Lufthansa saved from bankruptcy / Shareholders approve German government's 9 billion euro plan - UPDATE
3 July 2020
Lufthansa shareholders have approved the 9 billion euro rescue plan presented by the German government to rescue the air giant after it was brought close to the collapse of the Covid-19 pandemic, Reuters reports.
UPDATE: The plan, supported by 98% of shareholders, stipulates that the German state will have 20% of the shares and two positions in the company's management.
"I will vote on the proposal," billionaire Heinz Hermann Thiele, who owns 15.5 percent of Lufthansa shares, said on Wednesday, according to the Frankfurter Allgemeine.
His support is a last-minute breath of fresh air for the airline after fears that Thiele could block the adoption of the rescue plan at the General Meeting of Shareholders to be held on Thursday afternoon.
Thiele benefited de facto from a veto vote as only 38% of Lufthansa shareholders had registered to vote in the GMS, the company's rules stipulating that in the presence of less than 50% a qualified two-thirds majority is required to approve such a measure. , which would have been impossible with opposition from the German billionaire.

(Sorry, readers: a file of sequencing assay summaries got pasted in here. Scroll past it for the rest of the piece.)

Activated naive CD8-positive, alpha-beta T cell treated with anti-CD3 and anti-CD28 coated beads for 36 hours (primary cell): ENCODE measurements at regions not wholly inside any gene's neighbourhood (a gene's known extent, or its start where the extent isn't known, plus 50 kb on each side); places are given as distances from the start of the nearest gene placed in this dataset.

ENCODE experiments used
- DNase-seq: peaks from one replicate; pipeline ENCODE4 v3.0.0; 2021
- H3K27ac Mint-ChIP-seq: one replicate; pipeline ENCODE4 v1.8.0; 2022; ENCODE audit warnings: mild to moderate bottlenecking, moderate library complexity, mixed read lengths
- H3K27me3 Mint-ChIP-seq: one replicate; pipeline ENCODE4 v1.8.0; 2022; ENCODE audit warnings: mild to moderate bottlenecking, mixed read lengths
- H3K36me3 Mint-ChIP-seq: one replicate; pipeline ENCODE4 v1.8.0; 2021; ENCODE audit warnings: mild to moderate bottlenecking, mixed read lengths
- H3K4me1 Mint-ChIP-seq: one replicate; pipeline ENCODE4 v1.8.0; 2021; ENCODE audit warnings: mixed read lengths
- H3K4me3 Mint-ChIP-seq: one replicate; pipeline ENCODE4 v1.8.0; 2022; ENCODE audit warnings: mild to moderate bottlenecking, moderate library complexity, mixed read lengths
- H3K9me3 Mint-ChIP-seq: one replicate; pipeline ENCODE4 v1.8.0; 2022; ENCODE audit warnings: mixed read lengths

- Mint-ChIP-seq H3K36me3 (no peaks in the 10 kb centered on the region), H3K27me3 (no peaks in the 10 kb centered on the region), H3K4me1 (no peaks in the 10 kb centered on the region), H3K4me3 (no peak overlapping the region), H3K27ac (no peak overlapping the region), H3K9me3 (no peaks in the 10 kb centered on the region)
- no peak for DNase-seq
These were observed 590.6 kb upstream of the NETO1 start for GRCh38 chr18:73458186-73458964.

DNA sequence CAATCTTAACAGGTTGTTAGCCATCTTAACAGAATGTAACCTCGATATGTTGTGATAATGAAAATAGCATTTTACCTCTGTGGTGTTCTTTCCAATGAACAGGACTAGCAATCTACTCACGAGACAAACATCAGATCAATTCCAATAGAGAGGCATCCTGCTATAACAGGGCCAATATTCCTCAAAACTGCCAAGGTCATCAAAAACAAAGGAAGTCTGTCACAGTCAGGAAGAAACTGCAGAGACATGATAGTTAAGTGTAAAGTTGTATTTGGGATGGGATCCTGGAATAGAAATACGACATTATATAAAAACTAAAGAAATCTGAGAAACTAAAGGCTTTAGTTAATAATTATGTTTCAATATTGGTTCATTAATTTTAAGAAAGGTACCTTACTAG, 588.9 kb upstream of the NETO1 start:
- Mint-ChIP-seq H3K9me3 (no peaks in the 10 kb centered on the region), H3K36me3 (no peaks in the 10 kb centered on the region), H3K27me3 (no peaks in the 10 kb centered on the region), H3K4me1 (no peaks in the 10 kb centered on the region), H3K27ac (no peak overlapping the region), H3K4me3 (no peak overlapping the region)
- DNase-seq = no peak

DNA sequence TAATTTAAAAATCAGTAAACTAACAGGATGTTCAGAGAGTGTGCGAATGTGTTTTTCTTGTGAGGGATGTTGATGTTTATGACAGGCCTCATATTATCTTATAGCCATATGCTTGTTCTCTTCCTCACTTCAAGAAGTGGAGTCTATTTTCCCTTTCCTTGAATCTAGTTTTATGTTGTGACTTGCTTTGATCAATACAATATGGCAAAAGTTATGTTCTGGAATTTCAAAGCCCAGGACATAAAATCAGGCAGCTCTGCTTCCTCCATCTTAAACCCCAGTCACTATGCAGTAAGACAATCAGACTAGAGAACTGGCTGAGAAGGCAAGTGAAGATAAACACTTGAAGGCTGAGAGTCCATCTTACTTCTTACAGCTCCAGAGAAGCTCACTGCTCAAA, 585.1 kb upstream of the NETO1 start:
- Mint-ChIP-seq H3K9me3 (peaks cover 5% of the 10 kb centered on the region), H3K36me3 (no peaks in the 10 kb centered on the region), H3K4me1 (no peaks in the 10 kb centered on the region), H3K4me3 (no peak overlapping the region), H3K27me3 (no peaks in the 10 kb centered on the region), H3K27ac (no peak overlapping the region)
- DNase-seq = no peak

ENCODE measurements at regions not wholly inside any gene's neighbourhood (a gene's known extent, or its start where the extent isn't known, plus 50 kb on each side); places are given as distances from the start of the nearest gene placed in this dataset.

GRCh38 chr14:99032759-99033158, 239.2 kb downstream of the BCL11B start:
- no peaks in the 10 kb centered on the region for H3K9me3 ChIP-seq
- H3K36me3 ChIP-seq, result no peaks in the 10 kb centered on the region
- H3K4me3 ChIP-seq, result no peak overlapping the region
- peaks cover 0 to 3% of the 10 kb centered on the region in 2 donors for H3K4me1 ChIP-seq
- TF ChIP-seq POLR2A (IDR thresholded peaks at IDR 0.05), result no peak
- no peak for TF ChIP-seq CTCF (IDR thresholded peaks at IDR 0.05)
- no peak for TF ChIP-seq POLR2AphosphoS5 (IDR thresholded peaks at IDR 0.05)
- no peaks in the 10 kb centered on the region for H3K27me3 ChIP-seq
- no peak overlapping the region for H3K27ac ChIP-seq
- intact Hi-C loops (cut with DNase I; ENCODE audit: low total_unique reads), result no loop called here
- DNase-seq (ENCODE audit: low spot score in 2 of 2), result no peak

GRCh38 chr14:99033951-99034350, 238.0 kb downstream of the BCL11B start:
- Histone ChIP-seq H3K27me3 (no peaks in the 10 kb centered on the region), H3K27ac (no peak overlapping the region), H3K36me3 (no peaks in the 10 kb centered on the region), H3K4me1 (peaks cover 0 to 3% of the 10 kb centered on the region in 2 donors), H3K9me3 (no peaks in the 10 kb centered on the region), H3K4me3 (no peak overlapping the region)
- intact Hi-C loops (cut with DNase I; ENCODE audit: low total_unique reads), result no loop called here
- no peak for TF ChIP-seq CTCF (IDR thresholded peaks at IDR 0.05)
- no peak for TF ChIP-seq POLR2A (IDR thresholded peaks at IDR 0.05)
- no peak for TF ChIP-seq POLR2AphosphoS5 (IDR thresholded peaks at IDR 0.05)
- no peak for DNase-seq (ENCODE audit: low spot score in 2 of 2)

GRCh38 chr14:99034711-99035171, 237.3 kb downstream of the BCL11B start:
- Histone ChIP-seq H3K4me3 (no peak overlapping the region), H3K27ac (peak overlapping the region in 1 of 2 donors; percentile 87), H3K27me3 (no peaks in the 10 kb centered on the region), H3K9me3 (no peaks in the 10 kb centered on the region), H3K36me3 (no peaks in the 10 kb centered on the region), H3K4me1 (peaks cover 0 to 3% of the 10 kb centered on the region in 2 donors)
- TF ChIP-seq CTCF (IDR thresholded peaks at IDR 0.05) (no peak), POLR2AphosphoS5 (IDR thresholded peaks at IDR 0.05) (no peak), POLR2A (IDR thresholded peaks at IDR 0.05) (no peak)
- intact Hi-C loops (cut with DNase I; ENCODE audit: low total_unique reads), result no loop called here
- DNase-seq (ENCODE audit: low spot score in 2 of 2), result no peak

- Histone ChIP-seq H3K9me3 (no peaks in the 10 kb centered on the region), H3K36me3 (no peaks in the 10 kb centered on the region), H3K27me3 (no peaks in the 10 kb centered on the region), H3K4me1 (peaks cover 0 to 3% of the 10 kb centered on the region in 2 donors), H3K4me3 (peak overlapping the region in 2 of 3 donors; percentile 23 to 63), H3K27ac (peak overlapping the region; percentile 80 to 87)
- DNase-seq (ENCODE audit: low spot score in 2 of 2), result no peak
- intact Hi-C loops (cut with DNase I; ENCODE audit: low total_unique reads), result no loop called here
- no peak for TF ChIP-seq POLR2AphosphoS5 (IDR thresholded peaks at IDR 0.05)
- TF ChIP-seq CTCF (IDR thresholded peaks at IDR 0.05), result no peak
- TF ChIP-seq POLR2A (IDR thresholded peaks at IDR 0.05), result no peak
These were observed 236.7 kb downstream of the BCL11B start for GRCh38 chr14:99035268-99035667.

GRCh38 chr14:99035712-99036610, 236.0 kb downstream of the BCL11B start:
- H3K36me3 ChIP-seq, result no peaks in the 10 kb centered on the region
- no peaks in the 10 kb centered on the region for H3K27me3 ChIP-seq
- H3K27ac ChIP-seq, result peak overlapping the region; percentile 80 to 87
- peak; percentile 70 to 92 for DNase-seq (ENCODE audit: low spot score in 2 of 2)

The airline, severely affected by the crash of flights due to the COVID-19 pandemic, has previously warned that it may have to seek protection from creditors if the rescue plan from the German government does not get enough support from shareholders.
Thiele initially declined to say whether he would vote against the rescue package, saying he was dissatisfied with the plan to give the German state a 20% stake in the company and two board positions.
He said talks with the German executive on Monday did not dispel his doubts, saying "we still have differences with government officials", but said he could not cast a vote leading to Lufthansa's insolvency.